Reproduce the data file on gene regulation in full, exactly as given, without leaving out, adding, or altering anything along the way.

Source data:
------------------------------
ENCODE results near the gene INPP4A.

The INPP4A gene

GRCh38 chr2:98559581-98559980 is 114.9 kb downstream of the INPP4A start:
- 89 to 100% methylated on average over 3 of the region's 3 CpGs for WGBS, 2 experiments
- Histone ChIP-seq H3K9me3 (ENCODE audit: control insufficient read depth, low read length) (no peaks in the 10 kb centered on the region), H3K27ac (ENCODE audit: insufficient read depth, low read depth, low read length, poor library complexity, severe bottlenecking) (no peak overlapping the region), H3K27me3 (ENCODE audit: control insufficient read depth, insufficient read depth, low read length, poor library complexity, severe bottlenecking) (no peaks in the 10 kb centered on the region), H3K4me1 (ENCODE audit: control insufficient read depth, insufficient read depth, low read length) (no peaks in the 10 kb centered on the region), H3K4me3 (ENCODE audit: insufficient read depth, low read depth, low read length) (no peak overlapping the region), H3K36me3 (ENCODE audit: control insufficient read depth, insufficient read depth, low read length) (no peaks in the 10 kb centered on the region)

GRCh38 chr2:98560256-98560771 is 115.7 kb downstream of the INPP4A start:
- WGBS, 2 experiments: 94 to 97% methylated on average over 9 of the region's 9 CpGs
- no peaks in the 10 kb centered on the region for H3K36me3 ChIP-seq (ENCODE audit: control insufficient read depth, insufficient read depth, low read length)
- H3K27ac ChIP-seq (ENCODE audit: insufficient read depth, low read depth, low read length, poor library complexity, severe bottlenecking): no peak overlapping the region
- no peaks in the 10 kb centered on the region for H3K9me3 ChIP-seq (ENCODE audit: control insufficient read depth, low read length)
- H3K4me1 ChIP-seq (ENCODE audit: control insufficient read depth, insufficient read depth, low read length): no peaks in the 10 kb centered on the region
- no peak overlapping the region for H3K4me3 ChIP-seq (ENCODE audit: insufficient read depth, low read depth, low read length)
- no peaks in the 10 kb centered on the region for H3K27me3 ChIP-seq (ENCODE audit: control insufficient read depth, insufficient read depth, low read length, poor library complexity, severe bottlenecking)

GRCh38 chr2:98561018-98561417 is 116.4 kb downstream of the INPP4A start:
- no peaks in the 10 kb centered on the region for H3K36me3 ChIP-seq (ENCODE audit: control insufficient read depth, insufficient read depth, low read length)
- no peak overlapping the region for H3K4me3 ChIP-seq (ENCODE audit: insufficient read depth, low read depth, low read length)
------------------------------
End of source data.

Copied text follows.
ENCODE results near the gene INPP4A.

The INPP4A gene

GRCh38 chr2:98559581-98559980 is 114.9 kb downstream of the INPP4A start:
- 89 to 100% methylated on average over 3 of the region's 3 CpGs for WGBS, 2 experiments
- Histone ChIP-seq H3K9me3 (ENCODE audit: control insufficient read depth, low read length) (no peaks in the 10 kb centered on the region), H3K27ac (ENCODE audit: insufficient read depth, low read depth, low read length, poor library complexity, severe bottlenecking) (no peak overlapping the region), H3K27me3 (ENCODE audit: control insufficient read depth, insufficient read depth, low read length, poor library complexity, severe bottlenecking) (no peaks in the 10 kb centered on the region), H3K4me1 (ENCODE audit: control insufficient read depth, insufficient read depth, low read length) (no peaks in the 10 kb centered on the region), H3K4me3 (ENCODE audit: insufficient read depth, low read depth, low read length) (no peak overlapping the region), H3K36me3 (ENCODE audit: control insufficient read depth, insufficient read depth, low read length) (no peaks in the 10 kb centered on the region)

GRCh38 chr2:98560256-98560771 is 115.7 kb downstream of the INPP4A start:
- WGBS, 2 experiments: 94 to 97% methylated on average over 9 of the region's 9 CpGs
- no peaks in the 10 kb centered on the region for H3K36me3 ChIP-seq (ENCODE audit: control insufficient read depth, insufficient read depth, low read length)
- H3K27ac ChIP-seq (ENCODE audit: insufficient read depth, low read depth, low read length, poor library complexity, severe bottlenecking): no peak overlapping the region
- no peaks in the 10 kb centered on the region for H3K9me3 ChIP-seq (ENCODE audit: control insufficient read depth, low read length)
- H3K4me1 ChIP-seq (ENCODE audit: control insufficient read depth, insufficient read depth, low read length): no peaks in the 10 kb centered on the region
- no peak overlapping the region for H3K4me3 ChIP-seq (ENCODE audit: insufficient read depth, low read depth, low read length)
- no peaks in the 10 kb centered on the region for H3K27me3 ChIP-seq (ENCODE audit: control insufficient read depth, insufficient read depth, low read length, poor library complexity, severe bottlenecking)

GRCh38 chr2:98561018-98561417 is 116.4 kb downstream of the INPP4A start:
- no peaks in the 10 kb centered on the region for H3K36me3 ChIP-seq (ENCODE audit: control insufficient read depth, insufficient read depth, low read length)
- no peak overlapping the region for H3K4me3 ChIP-seq (ENCODE audit: insufficient read depth, low read depth, low read length)